The Marathon plain is important not only for the historical victory of the Greeks over the Persians in 490 BC, but also for the many new archaeological discoveries made in the 1960s.
The most important sites are of course firstly the burial mound (soros) in which are buried the Athenian dead (192) who died in the battle against the Persians. The hill, almost 10 meters high and 60 meters in diameter, offers a good view over the plain of Marathon, but of course it is not allowed to enter. At the foot of the burial mound is a modern copy of an archaic tombstone, the “Warrior of Marathon,” in fact the headstone of a soldier who fell about 20 years earlier. The original gravestones of the fallen have all disappeared.
The Victory Monument mentioned by Pausanias, a simple ionic column near the church of the Panagia Mesosporitissa, lies against the “Great Swamp”.
If you take the road to the museum (with beautiful images of an Isis shrine associated with the famous “Marathonese” Herodes Atticus, you will pass a large burial mound built of loose stones: the burial mound of the “Boiotians from Plataia”, excavated in 1969-1970. A visit to the museum is certainly worthwhile, because of the many finds from the various prehistoric burial mounds in the area Immediately to the north of the museum you can see (under a shelter) some of these prehistoric graves.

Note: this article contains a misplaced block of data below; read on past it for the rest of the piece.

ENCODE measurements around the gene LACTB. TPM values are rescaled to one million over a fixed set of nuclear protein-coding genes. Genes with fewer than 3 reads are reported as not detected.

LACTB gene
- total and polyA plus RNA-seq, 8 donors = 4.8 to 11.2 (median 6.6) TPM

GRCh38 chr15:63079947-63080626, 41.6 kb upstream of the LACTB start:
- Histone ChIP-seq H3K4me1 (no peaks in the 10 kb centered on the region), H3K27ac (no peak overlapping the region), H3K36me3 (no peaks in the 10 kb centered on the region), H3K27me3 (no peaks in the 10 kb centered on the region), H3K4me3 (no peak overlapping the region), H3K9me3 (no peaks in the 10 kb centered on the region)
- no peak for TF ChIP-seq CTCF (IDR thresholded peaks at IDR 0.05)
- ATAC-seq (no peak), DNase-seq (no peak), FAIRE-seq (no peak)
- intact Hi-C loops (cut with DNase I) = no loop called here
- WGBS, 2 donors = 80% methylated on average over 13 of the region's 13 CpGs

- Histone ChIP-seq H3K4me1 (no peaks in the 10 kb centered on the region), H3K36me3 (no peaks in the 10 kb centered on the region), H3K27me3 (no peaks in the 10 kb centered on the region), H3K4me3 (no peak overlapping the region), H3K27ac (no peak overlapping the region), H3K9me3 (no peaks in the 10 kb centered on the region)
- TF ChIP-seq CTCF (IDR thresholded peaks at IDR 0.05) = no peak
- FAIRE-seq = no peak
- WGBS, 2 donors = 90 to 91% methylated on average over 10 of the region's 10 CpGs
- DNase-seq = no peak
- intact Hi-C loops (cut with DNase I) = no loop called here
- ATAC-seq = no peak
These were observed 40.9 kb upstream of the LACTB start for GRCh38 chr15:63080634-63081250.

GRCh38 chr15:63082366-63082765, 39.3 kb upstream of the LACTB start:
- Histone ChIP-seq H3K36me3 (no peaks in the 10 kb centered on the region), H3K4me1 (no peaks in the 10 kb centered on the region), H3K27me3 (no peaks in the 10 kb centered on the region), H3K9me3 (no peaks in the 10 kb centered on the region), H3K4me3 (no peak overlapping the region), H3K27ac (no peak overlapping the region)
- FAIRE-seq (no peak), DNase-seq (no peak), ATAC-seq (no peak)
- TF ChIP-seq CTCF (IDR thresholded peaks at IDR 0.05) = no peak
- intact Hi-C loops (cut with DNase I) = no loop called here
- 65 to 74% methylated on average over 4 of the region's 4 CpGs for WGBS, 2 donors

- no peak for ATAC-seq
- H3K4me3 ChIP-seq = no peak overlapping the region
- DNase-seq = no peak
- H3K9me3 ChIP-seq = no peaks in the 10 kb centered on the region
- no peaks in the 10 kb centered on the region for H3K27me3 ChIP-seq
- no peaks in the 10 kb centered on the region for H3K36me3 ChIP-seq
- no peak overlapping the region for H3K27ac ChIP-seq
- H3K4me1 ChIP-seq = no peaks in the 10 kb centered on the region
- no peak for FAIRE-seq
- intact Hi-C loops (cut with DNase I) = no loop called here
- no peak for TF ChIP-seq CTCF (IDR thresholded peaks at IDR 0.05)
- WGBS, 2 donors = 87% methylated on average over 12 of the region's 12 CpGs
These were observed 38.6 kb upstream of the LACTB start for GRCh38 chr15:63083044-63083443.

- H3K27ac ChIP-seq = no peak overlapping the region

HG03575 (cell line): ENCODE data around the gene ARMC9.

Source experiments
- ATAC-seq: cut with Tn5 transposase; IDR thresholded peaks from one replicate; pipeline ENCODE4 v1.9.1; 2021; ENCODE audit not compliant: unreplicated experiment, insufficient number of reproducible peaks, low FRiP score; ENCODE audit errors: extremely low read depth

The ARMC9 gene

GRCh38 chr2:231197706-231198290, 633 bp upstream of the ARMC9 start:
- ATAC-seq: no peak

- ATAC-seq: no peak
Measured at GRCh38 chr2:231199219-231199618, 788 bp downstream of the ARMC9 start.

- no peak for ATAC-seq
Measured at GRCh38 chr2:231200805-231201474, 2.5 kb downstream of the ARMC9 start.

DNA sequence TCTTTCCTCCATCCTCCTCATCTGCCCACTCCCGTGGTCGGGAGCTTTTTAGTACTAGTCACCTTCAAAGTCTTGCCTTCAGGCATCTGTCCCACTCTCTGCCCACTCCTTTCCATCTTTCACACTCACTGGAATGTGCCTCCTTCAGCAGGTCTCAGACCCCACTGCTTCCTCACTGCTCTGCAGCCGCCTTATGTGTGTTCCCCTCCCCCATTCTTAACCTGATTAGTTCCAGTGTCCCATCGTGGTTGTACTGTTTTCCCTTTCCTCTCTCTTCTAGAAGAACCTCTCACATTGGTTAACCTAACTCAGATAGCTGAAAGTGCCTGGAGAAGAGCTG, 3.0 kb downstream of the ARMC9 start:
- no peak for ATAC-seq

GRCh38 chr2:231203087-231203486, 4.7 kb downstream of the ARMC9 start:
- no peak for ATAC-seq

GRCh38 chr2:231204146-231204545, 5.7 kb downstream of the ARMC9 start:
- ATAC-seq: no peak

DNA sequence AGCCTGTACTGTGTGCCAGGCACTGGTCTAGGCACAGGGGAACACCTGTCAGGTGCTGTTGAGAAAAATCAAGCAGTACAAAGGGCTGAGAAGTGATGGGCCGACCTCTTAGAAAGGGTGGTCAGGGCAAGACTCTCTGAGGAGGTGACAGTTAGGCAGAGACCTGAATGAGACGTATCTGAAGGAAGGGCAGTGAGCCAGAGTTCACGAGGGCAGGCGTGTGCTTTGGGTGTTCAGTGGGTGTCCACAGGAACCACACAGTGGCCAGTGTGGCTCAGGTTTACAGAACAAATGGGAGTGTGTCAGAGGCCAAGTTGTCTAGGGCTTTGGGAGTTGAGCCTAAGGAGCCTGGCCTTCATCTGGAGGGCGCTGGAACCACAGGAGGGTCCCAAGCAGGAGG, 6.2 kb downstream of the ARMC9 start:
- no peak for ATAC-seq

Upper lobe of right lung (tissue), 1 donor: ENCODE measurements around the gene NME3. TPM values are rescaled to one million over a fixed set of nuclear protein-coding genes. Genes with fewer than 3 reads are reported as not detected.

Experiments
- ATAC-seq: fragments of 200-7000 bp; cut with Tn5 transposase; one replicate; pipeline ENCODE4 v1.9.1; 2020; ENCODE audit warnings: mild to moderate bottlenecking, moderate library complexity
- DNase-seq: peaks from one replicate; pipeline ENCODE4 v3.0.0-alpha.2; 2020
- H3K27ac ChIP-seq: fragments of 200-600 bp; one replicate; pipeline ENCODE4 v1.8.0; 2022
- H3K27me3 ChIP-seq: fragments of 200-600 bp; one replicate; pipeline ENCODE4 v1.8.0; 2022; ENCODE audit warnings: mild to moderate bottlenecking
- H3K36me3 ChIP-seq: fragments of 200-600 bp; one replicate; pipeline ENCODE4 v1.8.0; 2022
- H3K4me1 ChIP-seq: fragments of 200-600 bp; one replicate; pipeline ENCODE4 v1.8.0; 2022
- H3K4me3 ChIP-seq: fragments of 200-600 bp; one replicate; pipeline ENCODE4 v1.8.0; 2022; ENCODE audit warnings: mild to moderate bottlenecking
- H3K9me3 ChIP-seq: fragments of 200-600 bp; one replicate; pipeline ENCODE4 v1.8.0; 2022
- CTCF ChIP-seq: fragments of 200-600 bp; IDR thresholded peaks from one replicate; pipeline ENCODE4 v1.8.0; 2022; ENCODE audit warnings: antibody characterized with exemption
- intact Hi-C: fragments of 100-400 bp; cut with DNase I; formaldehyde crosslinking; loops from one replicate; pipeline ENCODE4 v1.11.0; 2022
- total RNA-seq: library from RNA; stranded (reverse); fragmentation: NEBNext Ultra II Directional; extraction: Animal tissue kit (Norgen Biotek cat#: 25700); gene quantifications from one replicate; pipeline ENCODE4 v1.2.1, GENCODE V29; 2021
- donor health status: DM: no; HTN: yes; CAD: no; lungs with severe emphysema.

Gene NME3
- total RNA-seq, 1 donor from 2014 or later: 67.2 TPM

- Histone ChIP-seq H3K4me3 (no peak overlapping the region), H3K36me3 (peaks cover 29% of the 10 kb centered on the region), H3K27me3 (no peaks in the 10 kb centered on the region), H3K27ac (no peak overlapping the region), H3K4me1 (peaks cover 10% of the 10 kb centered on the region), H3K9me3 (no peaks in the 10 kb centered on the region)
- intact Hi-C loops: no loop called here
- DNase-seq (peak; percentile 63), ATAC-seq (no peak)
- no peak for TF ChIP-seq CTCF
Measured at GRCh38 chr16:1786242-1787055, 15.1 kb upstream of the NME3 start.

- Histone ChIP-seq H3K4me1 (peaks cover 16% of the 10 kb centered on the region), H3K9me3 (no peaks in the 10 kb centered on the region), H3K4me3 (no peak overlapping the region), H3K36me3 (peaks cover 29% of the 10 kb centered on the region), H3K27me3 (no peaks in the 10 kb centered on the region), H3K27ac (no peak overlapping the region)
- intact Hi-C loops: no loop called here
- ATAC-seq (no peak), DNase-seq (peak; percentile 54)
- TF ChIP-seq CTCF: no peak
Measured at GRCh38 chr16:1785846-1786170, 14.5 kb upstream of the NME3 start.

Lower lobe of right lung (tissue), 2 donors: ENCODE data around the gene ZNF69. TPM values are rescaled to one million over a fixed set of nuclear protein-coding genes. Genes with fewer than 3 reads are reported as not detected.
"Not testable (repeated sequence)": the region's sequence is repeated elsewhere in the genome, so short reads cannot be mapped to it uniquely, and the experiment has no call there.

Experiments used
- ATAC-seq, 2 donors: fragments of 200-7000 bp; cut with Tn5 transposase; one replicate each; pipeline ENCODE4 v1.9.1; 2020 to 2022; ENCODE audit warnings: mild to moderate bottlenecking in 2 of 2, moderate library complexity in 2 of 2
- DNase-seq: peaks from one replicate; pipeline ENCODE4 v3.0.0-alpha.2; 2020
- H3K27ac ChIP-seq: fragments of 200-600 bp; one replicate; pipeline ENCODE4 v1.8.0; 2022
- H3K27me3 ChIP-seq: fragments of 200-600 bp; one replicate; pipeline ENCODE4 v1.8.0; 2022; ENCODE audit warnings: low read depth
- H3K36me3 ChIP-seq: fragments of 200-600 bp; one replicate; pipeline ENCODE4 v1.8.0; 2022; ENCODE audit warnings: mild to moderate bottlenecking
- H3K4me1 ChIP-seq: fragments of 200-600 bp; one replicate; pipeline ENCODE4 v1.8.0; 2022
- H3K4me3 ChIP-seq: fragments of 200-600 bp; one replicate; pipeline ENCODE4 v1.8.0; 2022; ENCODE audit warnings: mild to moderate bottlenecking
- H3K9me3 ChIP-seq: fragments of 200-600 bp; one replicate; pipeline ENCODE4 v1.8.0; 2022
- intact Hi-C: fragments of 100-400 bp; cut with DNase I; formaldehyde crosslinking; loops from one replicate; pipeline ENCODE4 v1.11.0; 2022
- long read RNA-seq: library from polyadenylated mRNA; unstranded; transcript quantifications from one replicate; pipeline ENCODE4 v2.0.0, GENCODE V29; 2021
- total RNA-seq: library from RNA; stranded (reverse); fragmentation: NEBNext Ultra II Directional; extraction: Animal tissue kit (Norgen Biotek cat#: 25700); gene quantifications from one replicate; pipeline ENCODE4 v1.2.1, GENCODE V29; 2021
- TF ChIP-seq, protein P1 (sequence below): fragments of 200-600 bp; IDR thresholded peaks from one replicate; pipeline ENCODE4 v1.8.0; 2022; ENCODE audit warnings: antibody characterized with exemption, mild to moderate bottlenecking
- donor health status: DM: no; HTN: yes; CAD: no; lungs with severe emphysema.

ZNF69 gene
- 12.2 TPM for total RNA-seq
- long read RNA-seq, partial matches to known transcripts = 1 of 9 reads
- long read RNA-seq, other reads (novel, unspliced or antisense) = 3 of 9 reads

Right: The burial mound for the 192 Athenians. Entirely against normal practice and intended as the ultimate tribute to the fallen, the fallen Athenians were not brought back to Athens to be buried there, but were buried on the spot. Excavations in 1890 revealed remains of ash, charred bone material, and burial vases from the early fifth century. Below: The (reconstructed) victory monument of the Athenians.

Grieken en Perzen

Sanctuary of the Egyptian Gods

At the village of Brexiza (between Marathon and Nea Makri) you can see impressive remains of the Shrine of the Egyptian Gods, with concrete replicas of the most important statues found there and now in the Marathon Museum. The site features extensive remains of a bathhouse built by Herodes Atticus (plus 160), but more important is the sanctuary built on a small island surrounded by wetlands. With the construction of this sanctuary, known as the “Sanctuary of Canopus”, Herodes Atticus imitated Emperor Hadrian, who had a Serapeion built on a small island near his large villa in Tivoli. In the center was probably a small pyramid surrounded by a water feature. All around were impressive entrance gates, “guarded” by Egyptian gods. Many column remains testify to the luxury of the complex, while smaller ornaments also exude an Egyptian atmosphere.

Serapis / Sarapis was the creation of the Greek-Egyptian king Ptolemy Soter I, who wanted to make the Egyptian cult of the dead god Osiris-Apis (in itself a merger between the bull god Apis and the older dead god Osiris) acceptable to his Greek subjects. Ptolemy had a dream in which an “unknown god” asked him to transport his statue to Alexandria. There the god was “recognized” as Serapis by a priest from Eleusis and an Egyptian priest (Manetho). The god was worshiped in the shape of a Hades-Pluto-like figure, with the dog Kerberos at his side and an Egyptian snake at his feet. The cult proved to be a great success and continued to be popular among the Romans, also through the connection with the Egyptian Isis-Persephone (photo below from Gortys (not mine).